A cleft lip and palate is a defect caused by the failure of the soft and bony tissue to fuse in utero. These may occur singly or together and often occur with other congenital anomalies such as spina bifida, hydrocephalus, or cardiac defects.
In infants diagnosed with cleft lip, the fusion fails to occur in varying degrees, causing this disorder to range from a small notch in the upper lip to total separation of the lip and facial structures up into the floor of the nose, with even the upper teeth and gingiva absent. Cleft lip deformities can occur unilaterally, bilaterally, or rarely in the midline.
A cleft palate is an opening of the palate and occurs when the palatal process does not close as usual at approximately weeks 9 to 12 of intrauterine life. The incomplete closure is usually on the midline and may involve the anterior hard palate, the posterior soft palate, or both. It may occur as a separate anomaly or in conjunction with a cleft lip.
Treatment consists of surgical repair, usually of the lip between 6 to 10 weeks of age, followed by the palate between 12 to 18 months of age. The surgical procedures depend on the child’s condition and physician preference. Management involves a multidisciplinary approach that includes the surgeon, pediatrician, nurse, orthodontist, prosthodontist, otolaryngologist, and speech therapist.
Nursing Care Plans
Nursing goals for clients diagnosed with cleft lip and palate include maintaining adequate nutrition, increasing family coping, reducing the parents’ anxiety and guilt regarding the newborn‘s physical defects, and preparing parents for the future repair of the cleft lip and palate.
- Ineffective Airway Clearance
- Imbalanced Nutrition: Less than Body Requirements
- Deficient Knowledge
- Compromised Family Coping
- Risk for Injury
- Risk for (Ear) Infection
Ineffective Airway Clearance
Infants diagnosed with a cleft palate cannot suck effectively either because pressing their tongue or a nipple against the roof of their mouth forces milk into their pharynx, possibly leading to aspiration. Additionally, because of the local edema that occurs after a cleft lip or palate surgery, it’s important to observe children closely in the immediate postoperative period for respiratory distress. After surgery, the infant has to learn to breathe through the nose, possibly adding to the respiratory difficulty.
May be related to
- Tracheobronchial aspiration of feedings
- The trauma of oral surgery
Possibly evidenced by
- Abnormal breath sounds
- Postoperative edema
- Productive/non-productive cough
- Respiratory rate and depth changes
- The infant will maintain a clear airway as evidenced by clear breath sounds and the absence of cyanosis.
- The infant will display a respiratory rate of 20 to 30 breaths per minute, absence of retractions, and respiratory distress.
Nursing Assessment and Rationales
1. Assess the newborn’s respiratory rate, depth, and effort.
Aspiration of secretions or milk may cause tachypnea. Newborns are obligate nose breathers and show signs of distress if their nostrils become obstructed. The newborn’s respiratory rate can be observed most easily by watching the newborn’s abdomen because breathing primarily involves using the diaphragm and abdominal muscles.
2. Assess skin color and capillary refill.
Bluish discoloration of the skin or prolonged capillary filling happens because of the decreased oxygenation produced by the defect. The nurse should note, however, that the peripheral circulation of a newborn remains sluggish for at least the first 24 hours, which can cause cyanosis in the infant’s feet and hands (acrocyanosis).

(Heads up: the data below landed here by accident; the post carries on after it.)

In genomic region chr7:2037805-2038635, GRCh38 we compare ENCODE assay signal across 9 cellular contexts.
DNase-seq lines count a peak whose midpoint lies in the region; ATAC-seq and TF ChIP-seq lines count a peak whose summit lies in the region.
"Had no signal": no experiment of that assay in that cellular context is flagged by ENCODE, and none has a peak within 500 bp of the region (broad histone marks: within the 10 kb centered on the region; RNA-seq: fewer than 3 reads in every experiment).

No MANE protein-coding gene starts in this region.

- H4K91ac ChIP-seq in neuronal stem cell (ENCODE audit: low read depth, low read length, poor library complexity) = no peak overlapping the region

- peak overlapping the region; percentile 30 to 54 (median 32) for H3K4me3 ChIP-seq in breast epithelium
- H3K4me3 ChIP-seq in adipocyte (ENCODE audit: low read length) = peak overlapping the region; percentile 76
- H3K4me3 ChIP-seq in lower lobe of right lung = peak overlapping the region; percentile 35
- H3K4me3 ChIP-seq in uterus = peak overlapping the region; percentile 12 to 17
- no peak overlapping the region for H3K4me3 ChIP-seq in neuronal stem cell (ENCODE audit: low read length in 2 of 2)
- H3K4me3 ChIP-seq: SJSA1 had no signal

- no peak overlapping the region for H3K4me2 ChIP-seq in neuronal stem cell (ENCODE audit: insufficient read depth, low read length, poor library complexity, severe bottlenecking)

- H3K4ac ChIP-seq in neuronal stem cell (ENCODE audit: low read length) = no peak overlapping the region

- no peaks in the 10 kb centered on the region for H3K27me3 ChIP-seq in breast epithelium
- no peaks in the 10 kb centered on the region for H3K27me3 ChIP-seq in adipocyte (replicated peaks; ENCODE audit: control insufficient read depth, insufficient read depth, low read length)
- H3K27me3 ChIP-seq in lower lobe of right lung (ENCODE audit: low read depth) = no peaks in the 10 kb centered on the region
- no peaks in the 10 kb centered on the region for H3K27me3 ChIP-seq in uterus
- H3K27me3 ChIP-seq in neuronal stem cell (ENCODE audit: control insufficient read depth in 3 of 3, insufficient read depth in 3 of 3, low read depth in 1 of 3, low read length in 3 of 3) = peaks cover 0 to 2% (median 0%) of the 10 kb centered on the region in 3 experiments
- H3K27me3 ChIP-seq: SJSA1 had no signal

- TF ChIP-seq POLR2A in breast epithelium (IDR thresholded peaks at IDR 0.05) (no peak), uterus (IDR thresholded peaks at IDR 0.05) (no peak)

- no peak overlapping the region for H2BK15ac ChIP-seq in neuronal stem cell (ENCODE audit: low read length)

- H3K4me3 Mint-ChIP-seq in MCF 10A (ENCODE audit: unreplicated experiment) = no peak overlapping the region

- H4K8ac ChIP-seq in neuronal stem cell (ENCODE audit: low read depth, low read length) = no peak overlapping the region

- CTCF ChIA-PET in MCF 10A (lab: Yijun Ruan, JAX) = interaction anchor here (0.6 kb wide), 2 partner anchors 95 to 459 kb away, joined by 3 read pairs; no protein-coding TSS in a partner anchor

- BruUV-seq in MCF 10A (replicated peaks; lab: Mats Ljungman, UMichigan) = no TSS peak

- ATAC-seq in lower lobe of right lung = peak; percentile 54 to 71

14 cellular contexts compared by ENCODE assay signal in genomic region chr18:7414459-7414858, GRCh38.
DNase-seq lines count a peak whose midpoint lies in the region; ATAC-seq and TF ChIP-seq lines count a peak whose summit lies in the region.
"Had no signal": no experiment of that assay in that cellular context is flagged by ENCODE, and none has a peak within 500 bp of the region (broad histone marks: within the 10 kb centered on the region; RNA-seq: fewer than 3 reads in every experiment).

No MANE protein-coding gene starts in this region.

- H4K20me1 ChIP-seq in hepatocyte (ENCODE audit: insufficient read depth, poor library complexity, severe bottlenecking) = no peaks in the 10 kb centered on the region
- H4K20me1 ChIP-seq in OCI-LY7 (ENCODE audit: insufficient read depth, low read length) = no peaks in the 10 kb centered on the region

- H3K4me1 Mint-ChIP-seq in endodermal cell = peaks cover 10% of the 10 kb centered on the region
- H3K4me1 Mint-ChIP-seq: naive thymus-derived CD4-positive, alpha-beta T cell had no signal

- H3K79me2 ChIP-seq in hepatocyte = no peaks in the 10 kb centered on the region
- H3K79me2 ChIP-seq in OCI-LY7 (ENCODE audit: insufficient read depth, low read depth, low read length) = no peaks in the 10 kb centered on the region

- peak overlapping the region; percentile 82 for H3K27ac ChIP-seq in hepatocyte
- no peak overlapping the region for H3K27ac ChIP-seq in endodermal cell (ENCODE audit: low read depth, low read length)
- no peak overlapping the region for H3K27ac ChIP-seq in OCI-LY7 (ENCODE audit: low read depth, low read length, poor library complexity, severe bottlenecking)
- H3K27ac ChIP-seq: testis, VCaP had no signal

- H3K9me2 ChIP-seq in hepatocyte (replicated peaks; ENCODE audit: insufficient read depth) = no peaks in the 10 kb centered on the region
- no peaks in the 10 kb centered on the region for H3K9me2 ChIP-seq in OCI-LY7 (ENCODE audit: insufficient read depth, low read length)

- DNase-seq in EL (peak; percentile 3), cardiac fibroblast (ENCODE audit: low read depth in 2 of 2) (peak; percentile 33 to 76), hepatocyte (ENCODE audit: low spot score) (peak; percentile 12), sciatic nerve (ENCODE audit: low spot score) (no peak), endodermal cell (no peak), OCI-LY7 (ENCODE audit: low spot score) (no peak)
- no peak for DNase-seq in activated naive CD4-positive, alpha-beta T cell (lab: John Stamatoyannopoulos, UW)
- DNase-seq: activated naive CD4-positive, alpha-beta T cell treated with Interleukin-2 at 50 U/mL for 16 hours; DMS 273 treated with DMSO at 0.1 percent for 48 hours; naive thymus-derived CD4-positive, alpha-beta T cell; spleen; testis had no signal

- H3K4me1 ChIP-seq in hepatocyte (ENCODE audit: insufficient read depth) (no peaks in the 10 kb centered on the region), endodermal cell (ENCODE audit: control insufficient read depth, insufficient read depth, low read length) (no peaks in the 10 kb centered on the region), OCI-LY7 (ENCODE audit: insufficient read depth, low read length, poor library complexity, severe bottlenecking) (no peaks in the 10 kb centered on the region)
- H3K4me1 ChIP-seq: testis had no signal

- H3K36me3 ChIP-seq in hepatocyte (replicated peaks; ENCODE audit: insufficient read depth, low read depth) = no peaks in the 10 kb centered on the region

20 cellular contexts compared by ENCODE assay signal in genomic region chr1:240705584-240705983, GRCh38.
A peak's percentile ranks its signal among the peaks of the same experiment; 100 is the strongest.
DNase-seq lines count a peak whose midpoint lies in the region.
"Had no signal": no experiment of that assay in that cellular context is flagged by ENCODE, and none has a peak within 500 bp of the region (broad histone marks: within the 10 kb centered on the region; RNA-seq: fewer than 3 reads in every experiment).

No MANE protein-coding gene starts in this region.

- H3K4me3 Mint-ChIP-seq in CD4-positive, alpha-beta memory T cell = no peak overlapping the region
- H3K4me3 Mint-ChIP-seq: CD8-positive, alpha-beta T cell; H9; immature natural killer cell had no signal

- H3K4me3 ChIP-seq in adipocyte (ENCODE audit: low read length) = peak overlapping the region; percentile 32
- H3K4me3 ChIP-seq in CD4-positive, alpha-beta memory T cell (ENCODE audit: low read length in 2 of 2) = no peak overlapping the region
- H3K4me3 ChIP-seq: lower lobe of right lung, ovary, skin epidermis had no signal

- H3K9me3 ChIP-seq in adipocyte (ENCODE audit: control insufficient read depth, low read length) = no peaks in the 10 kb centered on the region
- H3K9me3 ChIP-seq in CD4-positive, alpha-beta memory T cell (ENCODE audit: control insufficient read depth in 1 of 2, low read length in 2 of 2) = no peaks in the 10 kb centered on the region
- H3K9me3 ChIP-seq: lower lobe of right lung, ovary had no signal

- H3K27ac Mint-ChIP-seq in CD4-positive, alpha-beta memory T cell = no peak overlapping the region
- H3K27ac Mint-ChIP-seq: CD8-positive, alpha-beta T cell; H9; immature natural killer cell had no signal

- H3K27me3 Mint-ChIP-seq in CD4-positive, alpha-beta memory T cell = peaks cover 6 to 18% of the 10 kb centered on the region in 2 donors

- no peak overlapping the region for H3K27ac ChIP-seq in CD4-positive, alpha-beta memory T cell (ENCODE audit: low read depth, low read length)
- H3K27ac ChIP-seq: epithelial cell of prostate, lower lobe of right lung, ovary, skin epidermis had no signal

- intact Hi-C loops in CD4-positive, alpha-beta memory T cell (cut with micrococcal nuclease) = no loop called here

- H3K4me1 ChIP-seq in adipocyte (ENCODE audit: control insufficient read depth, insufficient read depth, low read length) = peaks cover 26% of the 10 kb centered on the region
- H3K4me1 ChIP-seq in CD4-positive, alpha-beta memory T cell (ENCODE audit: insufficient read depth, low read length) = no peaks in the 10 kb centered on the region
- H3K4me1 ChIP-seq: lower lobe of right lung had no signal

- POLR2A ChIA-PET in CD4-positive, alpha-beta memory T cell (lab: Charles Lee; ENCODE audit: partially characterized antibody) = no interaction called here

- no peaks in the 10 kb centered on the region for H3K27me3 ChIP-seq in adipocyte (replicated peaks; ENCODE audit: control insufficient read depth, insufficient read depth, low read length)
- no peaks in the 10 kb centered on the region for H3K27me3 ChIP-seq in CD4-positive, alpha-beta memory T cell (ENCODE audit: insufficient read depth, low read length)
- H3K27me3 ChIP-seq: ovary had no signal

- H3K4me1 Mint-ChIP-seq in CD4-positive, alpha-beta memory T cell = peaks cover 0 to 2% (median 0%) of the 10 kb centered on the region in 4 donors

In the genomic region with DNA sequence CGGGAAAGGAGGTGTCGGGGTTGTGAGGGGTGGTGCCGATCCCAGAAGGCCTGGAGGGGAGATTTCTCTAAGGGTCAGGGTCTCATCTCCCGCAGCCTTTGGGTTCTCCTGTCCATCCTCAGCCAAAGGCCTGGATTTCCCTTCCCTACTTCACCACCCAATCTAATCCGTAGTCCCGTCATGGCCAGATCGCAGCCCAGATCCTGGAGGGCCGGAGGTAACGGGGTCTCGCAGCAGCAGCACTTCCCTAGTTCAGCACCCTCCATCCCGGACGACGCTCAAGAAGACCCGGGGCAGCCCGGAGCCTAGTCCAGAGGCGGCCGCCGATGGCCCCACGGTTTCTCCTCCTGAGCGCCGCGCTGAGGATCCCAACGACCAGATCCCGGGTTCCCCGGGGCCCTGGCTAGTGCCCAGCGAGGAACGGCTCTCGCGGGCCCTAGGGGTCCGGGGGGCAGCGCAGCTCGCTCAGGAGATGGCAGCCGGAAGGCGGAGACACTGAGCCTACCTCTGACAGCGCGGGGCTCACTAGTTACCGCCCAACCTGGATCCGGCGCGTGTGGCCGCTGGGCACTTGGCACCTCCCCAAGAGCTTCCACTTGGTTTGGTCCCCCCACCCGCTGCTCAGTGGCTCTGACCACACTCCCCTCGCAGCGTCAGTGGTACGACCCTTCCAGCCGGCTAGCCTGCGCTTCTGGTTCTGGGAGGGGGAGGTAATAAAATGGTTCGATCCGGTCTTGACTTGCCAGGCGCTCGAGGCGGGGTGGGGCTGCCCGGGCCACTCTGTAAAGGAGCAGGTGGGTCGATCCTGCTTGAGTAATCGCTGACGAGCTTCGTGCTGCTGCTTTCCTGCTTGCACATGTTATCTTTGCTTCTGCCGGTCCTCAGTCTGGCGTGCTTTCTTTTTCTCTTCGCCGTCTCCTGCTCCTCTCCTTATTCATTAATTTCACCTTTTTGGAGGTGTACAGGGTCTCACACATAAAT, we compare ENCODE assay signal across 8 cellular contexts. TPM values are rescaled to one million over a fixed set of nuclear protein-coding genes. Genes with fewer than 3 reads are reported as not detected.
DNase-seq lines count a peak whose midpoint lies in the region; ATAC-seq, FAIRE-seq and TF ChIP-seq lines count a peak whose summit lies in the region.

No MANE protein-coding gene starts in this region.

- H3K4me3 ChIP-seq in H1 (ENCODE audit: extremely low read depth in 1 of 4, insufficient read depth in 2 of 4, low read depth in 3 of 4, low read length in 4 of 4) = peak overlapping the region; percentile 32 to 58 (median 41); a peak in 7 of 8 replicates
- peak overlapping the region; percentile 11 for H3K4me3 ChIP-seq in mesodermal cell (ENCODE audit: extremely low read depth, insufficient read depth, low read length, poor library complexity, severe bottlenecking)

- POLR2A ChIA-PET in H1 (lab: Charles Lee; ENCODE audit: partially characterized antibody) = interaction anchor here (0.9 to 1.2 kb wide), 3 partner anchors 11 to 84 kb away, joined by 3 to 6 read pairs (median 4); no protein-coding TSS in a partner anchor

3. Assess for abdominal distention.
The infant may swallow excess air during bottle feeding, causing abdominal distention that may result in upward pressure on the diaphragm and lungs, compromising respiration. To facilitate palpation (if not contraindicated), the knees and legs should be flexed toward the hips, which allows the abdominal muscles to relax.
Nursing Interventions and Rationales
1. Place the infant in an infant seat at 30° to 45°.
This position prevents the infant’s tongue from falling back and obstructing the airway. If possible, the infant can be placed in an infant bouncy seat. The semi-upright position facilitates burping, limits regurgitation of fluids, and prevents milk from entering the Eustachian tube and middle ear space, thus minimizing ear infections (Burca et al., 2016).
2. Position the infant in an upright position greater than 60° during feeding and elevate the head of the crib to 30° after.
General recommendations for body mechanics in infants with cleft lip or palate while feeding include the following: head support for neutral alignment of head and neck; arms forward, trunk midline, hips flexed; and lip, cheek, and jaw stabilization to provide a platform for sucking movements. Infants with cleft palate are fed in an upright position greater than 60° to allow gravity to facilitate fluid transfer and decrease the tendency for nasopharyngeal reflux (Burca et al., 2016).
3. Allow the infant time to swallow during feedings and provide oral care as appropriate.
Placing a small amount of breast milk or formula into the infant’s mouth and allowing time for swallowing will prevent aspiration. Offering small amounts of sterile water will cleanse the mouth after feeding. Formula or drainage is gently cleaned from the suture line with saline solution.
4. Provide oral and nasal suctioning as needed.
The purpose of suctioning is to maintain a patent airway and improve oxygenation by removing excess fluids and secretions in the oral and nasal cavities. Following either cleft lip or cleft palate surgery, infants may need their mouth suctioned to remove mucus, blood, and unswallowed saliva. When doing this, be exceedingly gentle, so you don’t touch the suture line with the catheter. Place the infant on their side to allow mouth secretions to drain forward.